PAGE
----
As part of the announcement of the planned renovations and new construction of Morris Park Board President Brian Hull sent out a letter to all members outlining the process and the results of the overwhelmingly votes which were cast in favor of moving forward with the project.
President Brian’s letter can be found below:
Dear Fellow Members,
In a letter to membership in January, 2017, I posited the following goals for our long term strategic plan:
“We have a beautiful club with wonderful people of which we should all be proud. The club’s mission, and staff’s passion, is to provide members with a superior private club experience.
The Board of Directors has been working with…Club management to develop a plan that addresses… improvements to clubhouse facilities and amenities.
The purpose of this plan are several-fold:
- To provide you, your family and guests with the best possible experience at the Club;
- Replace aging assets and infrastructure;
- Improve the aesthetics of the Club in order to increase member retention and
- Aid in recruitment of new members;
- And enhance Morris Park Country Club’s position of prestige in the market, befitting its rich heritage.
We are fortunate to have such a wonderful legacy to build upon and a committed membership to see the plan through – in whatever form it may take.”
Well, it is my privilege to tell you that the Board of Directors’ long term strategic plan is complete…for a second time. The easy part of the process is done. Now the hard work of approving it, funding it and executing it begins. Thank you to all members that contributed to the plan’s final form, and especially the current Board of Directors who put in significant time and effort developing the plan. I am proud to say that the process was uniquely Morris Park, as it was fully member driven, debated and decided. So much so that, as I mentioned, this is the second long term solution the Board has approved in the quest to formulate our long term strategy. To its credit, as fiduciaries of the Club and its best interests, the Board determined the initial solution crafted with The Signature Group and Kuo Deitrich Architects was too costly to present to membership for approval. So the Board regrouped and enlisted the help of Ancon Construction and Arcos Design to develop what we call Plan B, a plan that will satisfy all our needs – to create new amenities that will drive membership satisfaction and club growth – in a financially responsible manner. But that is for membership to decide.
The initial step to finding out if we have a viable long term strategic plan is for the Board to present the entire plan to membership. Subsequent approval of the plan will allow the project team to solicit donations and attract investors to fund the project. If it is a popular, positive course for the club to take, members and investors will support the plan. If it isn’t a viable plan, those same members and potential investors will not provide their support and we will not move forward with that plan. However, the Board firmly believes that the plan presented will meet the goals we deem necessary for a viable Morris Park future and should be supported.
Why Do We Need A Long Term Strategic Plan?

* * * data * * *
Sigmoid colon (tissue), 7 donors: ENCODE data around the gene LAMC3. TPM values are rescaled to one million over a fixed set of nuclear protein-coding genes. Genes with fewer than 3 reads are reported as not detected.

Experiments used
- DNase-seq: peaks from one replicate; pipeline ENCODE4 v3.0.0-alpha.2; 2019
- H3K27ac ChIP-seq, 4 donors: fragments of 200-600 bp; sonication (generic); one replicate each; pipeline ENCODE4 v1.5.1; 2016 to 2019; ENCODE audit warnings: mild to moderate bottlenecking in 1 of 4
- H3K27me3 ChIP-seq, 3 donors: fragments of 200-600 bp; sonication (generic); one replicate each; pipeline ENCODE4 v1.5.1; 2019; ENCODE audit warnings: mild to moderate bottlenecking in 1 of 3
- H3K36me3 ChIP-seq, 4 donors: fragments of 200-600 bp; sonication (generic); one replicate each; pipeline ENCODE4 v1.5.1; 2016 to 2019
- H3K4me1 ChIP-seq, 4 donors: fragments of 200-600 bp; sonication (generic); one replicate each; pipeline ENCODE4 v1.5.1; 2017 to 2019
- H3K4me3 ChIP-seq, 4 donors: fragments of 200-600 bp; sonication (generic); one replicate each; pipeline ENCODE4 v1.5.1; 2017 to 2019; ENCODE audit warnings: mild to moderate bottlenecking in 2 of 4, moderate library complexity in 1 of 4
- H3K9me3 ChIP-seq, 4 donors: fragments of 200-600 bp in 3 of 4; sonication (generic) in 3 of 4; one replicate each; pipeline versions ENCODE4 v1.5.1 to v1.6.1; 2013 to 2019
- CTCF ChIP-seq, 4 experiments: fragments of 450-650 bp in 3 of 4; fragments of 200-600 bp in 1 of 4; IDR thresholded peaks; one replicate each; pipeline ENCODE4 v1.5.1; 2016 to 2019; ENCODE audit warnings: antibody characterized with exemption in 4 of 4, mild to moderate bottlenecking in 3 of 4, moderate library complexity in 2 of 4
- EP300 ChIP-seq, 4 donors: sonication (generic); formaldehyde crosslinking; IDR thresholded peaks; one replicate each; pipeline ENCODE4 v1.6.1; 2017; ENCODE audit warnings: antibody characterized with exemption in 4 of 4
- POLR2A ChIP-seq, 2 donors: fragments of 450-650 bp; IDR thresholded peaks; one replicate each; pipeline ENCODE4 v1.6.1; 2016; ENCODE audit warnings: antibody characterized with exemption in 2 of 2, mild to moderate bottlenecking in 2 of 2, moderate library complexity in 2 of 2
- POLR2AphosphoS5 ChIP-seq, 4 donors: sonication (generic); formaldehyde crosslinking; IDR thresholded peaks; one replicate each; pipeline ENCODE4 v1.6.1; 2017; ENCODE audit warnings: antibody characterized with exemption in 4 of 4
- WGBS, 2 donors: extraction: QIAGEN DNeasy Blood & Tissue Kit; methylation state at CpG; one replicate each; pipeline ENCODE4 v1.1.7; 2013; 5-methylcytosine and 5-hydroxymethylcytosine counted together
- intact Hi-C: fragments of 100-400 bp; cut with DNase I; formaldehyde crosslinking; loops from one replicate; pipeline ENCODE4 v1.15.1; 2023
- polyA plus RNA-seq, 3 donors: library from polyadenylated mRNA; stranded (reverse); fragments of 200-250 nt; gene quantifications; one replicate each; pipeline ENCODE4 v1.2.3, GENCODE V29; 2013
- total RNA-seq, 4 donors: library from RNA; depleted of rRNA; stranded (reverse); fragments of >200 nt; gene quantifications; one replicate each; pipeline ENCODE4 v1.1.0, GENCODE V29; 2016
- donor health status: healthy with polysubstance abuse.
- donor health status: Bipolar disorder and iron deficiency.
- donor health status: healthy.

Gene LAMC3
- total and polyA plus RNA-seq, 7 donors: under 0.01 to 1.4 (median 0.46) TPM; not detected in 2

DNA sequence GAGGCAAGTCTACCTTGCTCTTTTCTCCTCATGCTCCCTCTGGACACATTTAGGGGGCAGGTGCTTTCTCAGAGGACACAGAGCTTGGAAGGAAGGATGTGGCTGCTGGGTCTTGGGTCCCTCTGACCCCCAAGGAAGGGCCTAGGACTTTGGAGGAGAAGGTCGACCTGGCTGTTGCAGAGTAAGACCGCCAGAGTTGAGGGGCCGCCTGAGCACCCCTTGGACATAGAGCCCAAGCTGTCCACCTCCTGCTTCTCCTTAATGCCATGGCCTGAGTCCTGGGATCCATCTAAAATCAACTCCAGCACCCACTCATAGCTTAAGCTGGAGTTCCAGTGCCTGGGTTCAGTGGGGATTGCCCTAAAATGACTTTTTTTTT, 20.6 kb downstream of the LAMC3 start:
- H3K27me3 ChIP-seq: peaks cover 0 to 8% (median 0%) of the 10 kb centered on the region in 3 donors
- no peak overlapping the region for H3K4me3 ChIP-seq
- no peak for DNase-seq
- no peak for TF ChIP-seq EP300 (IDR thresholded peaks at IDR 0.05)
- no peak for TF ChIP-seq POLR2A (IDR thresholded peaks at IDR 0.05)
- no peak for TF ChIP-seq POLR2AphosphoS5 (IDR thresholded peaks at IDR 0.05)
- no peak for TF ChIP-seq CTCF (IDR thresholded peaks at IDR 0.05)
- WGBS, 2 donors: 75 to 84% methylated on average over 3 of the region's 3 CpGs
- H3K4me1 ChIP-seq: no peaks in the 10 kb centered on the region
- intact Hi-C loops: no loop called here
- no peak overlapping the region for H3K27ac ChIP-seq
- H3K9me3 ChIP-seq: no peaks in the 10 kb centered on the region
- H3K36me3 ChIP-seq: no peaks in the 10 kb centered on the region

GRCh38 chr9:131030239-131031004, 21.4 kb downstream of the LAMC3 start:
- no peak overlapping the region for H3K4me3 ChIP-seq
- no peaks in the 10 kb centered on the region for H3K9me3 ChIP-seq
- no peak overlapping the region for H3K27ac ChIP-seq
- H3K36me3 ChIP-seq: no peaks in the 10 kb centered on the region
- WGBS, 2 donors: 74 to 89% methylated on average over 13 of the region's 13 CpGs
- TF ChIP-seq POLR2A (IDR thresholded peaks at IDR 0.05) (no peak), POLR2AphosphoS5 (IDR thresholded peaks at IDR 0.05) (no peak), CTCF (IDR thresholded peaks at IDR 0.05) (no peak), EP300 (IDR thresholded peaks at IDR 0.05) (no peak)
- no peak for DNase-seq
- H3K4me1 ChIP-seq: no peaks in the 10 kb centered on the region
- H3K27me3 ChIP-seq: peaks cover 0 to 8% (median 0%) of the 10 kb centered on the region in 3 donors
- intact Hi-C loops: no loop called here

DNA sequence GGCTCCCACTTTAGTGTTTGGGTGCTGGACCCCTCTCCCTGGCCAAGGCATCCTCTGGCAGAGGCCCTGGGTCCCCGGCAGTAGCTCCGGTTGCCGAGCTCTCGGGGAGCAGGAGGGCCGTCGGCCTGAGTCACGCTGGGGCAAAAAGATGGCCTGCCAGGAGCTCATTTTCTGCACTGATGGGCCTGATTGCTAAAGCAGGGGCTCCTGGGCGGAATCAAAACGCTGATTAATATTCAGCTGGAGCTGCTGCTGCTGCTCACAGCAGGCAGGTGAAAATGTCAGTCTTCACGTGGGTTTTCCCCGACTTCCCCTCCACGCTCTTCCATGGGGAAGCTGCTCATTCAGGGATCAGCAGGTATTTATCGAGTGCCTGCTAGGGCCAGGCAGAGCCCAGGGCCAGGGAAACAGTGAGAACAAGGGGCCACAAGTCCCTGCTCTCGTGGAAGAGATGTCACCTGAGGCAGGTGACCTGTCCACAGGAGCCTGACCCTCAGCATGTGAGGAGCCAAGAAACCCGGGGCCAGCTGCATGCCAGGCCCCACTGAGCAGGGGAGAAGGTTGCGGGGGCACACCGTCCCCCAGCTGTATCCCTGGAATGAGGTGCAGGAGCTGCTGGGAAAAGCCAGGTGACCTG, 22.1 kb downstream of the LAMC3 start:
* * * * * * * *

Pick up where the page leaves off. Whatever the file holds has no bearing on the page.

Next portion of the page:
In their wisdom, the previous Board realized that the club was on an unsustainable course for the long run. Golf membership has declined since the recession of 2008, and the only growth in membership we’ve realized is through deeply discounted promotions. As a result, we ran financial losses for several years and lived deep into a line of credit. However, through the great work by Elena with her banquet business and member programming; Chef Brian with tremendous food quality, menu variety and service (as well as his cost management in food, beverage and staffing); Robert’s exceptional growth into his role and rolling out the best golf course in the area year after year, and doing it on a limited budget; and Rusty’s steady leadership throughout, we have been able to realize a profit for the last three fiscal years. However, it is a fool’s errand to believe we can remain the Morris Park Country Club we know and love without major changes to our club facilities and offerings to attract new members and new sources of revenue. If we stay on the current course, without a new value proposition to offer and create a buzz, membership will decline (our average golf member age is 65), facilities will continue to degrade and the losses will mount – thus a death spiral will ensue. As members it’s important to understand that our dues are subsidized by the profit generated from the banquet business – approximately $85 per month for every member. Without improved facilities and a vibrant banquet business golf dues will increase significantly, with no additional benefit to members. These are the brutal facts that we need to confront, as I referred to in my first annual address in January, 2017. You don’t have to believe me to believe my message. This is why we enlisted the help of a professional firm that prepares private clubs for success through reinventing themselves. The Signature Group conducted extensive research of our club and married their observations with what they know are effective strategies for similar clubs, and offered a comprehensive solution to our challenges. The Signature Group’s recommendations were incorporated into our long term strategic plan. Before we share the plan with you, I’ll share some context from TSG’s extensive experience in the private club industry.